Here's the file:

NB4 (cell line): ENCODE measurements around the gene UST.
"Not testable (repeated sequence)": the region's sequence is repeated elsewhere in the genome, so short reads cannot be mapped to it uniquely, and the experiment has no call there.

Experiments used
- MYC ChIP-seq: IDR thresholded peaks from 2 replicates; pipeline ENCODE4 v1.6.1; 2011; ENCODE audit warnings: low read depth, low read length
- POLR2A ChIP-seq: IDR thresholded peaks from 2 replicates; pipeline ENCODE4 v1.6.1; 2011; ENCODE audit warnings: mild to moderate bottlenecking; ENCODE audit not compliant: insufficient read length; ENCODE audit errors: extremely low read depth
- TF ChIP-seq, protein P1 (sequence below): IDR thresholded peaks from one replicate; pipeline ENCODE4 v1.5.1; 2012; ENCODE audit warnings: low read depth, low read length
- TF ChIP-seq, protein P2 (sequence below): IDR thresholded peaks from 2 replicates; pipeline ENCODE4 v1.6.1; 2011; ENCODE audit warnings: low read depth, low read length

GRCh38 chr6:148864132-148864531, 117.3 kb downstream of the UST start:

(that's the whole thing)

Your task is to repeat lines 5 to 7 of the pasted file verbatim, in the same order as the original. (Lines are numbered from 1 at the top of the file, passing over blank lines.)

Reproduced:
- POLR2A ChIP-seq: IDR thresholded peaks from 2 replicates; pipeline ENCODE4 v1.6.1; 2011; ENCODE audit warnings: mild to moderate bottlenecking; ENCODE audit not compliant: insufficient read length; ENCODE audit errors: extremely low read depth
- TF ChIP-seq, protein P1 (sequence below): IDR thresholded peaks from one replicate; pipeline ENCODE4 v1.5.1; 2012; ENCODE audit warnings: low read depth, low read length
- TF ChIP-seq, protein P2 (sequence below): IDR thresholded peaks from 2 replicates; pipeline ENCODE4 v1.6.1; 2011; ENCODE audit warnings: low read depth, low read length